Recreating Mercury - Part 1


The Mercury program was NASA's first manned spaceflight program which launched the likes of Alan Shephard and John Glenn into space in the early 1960s. The capsules, barely large enough to house a single astronaut, were cramped and handbuilt. As Infinity 7 takes place on a fictional Mercury flight, we needed a set for our spacecraft.


Recreating the Mercury capsule on a small budget was no easy task. The cockpit took a lot of research: we painstakingly collected various photos, diagrams and line drawings from various sources and used them to map out our set design. Our first challenge was accurately determining the size of the cockpit and the control panels inside. We overlayed photos with line drawings and diagrams to piece together a faithful representation of the Mercury spacecraft. No two Mercury spacecraft are alike, which made the process of recreating one all the more difficult.

With reference materials in hand, the real work of designing and building began. We traced up the control panel designs in Adobe Illustrator, and got the designs cut on high-quality hardboard using a laser-cutting company. We finished and painted the panels and installed the switches, buttons and LEDs.

To operate the set's electronics, we used an Arduino, a simple hobbyist microcontroller that can control lights, switches and motors. This allowed us to control each of the cockpit's 48 LEDs and 12 gauges independently. We used a laptop to simulate various mission conditions as called for by the script.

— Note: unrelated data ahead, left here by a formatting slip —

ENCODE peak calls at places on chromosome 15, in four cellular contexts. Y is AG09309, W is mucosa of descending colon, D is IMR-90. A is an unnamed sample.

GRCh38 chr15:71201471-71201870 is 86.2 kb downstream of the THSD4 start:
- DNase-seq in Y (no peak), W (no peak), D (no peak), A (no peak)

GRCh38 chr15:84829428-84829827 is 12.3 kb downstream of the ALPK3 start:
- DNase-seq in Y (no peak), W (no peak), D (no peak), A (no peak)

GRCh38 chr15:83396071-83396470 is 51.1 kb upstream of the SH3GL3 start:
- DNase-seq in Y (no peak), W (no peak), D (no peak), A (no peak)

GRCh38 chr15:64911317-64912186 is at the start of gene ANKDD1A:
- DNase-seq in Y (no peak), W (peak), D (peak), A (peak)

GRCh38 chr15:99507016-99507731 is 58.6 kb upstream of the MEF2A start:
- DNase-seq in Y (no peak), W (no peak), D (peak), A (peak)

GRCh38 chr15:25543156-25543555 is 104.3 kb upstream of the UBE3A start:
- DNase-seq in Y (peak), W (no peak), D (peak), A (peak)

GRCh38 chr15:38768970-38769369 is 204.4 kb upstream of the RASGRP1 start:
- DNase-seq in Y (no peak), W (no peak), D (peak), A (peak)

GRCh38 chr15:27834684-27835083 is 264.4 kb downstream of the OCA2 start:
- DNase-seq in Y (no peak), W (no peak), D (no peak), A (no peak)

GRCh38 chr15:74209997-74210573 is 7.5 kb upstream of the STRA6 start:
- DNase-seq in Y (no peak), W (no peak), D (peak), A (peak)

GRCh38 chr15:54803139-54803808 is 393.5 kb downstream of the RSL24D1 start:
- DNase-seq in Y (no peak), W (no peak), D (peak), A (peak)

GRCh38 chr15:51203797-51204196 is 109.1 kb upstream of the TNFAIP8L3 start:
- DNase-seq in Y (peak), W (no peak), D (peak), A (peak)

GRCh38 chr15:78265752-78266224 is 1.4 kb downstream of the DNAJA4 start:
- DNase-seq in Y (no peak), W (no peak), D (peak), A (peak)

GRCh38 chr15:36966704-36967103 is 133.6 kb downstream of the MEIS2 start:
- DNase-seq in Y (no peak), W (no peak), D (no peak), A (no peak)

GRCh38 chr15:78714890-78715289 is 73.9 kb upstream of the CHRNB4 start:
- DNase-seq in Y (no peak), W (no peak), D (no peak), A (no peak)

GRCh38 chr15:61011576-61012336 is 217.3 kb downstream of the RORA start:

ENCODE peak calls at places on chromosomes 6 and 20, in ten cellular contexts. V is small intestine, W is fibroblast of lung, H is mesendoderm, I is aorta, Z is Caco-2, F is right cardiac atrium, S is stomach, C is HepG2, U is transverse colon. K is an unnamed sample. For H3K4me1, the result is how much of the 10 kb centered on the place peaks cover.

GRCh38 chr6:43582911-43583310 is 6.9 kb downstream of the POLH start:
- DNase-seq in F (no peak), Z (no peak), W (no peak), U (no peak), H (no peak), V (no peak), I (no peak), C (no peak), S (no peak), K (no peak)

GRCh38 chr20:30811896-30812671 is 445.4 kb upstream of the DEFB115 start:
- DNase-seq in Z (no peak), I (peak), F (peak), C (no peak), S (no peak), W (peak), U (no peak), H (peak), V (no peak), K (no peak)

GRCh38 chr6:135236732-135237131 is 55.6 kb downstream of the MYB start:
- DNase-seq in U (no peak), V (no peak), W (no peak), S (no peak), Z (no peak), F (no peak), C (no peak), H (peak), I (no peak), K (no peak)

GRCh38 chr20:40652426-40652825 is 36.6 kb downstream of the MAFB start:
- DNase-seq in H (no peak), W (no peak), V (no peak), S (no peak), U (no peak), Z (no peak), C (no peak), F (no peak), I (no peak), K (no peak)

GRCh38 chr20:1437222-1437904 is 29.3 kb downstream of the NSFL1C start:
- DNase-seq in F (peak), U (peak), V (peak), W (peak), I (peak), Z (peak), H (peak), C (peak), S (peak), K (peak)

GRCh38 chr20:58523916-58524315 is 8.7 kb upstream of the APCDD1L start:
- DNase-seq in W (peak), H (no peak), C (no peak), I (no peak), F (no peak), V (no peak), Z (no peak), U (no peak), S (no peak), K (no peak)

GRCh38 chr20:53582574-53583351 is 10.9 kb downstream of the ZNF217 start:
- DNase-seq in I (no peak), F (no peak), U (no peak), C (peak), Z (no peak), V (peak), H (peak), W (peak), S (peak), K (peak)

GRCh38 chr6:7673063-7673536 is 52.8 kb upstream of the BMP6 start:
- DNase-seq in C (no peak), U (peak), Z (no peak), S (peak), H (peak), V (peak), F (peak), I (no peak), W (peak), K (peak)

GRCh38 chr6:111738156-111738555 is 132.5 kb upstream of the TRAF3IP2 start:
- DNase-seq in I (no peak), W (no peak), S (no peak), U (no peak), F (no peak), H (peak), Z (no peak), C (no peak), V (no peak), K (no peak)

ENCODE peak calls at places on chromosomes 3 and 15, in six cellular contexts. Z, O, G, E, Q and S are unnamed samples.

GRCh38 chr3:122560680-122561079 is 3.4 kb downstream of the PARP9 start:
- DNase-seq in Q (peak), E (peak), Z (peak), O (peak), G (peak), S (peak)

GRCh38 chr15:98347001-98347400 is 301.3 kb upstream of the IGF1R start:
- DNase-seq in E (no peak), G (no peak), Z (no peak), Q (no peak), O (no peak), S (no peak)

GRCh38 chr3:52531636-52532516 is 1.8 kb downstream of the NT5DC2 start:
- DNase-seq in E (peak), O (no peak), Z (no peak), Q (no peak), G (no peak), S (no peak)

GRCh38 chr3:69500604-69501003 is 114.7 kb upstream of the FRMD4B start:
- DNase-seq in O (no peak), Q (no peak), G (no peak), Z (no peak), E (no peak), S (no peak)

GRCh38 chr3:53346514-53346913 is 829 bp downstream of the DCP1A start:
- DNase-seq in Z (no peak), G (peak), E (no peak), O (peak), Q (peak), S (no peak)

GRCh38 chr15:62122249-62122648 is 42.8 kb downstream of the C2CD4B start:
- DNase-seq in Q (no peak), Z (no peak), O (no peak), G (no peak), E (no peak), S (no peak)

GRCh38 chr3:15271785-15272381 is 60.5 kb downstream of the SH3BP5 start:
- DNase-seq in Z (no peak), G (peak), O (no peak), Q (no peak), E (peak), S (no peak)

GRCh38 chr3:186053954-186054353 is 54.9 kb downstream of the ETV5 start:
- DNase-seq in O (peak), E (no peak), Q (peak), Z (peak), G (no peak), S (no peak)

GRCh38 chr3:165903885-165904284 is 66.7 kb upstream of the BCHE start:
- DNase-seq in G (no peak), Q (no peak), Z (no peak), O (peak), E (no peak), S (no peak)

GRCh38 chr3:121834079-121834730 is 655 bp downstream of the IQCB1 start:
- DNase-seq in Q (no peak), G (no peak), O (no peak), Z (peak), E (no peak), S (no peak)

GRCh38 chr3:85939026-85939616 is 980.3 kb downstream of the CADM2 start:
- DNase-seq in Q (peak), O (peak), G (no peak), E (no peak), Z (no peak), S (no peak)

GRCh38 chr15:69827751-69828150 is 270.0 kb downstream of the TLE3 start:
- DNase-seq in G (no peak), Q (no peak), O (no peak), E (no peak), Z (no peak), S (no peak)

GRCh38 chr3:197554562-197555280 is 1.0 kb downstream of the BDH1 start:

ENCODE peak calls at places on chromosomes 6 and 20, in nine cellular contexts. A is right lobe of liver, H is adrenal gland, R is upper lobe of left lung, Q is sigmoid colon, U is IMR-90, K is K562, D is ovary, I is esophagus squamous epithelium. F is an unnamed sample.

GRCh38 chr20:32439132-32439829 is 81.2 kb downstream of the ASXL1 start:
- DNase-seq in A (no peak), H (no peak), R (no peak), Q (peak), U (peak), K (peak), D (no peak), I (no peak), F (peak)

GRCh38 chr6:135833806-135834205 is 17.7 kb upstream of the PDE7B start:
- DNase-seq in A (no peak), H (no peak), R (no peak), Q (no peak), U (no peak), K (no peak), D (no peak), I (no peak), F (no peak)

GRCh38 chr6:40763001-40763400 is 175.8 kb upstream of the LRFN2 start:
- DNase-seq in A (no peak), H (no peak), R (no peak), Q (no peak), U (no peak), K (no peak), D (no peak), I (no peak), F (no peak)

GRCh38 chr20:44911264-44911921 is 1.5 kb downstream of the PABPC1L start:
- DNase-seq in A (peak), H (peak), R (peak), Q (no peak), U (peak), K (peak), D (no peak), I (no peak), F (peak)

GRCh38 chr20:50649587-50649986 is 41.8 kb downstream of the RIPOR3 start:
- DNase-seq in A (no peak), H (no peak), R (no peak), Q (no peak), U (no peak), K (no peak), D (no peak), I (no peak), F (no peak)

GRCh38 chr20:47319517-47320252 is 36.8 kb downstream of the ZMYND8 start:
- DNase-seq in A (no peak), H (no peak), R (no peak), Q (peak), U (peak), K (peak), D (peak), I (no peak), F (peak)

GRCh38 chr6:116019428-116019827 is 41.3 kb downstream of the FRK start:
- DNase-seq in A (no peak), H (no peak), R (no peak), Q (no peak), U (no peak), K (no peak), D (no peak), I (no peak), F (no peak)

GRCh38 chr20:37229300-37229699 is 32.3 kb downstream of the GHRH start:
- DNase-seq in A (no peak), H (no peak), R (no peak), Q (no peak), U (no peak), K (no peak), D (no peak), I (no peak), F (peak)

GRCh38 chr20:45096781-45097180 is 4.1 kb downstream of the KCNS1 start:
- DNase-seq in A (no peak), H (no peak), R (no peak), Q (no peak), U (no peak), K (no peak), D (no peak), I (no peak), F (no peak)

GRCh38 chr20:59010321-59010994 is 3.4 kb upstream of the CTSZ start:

The many internal components that could not be sourced (such as breakers and pull handles) were designed and 3d printed on our Prusa i3 Mk2 3d printer in PLA plastic. These prints were sanded, painted and finished to look like the original components. Since we needed multiple copies of many unique fixtures, such as the circuit breakers, we made silicone molds and cast copies. In addition, we designed an internal frame of 3d printed brackets to create structural support for the various control panels.

After we finished the control panels, we packaged and shipped them to our makeshift studio in Texas where we would build the full set...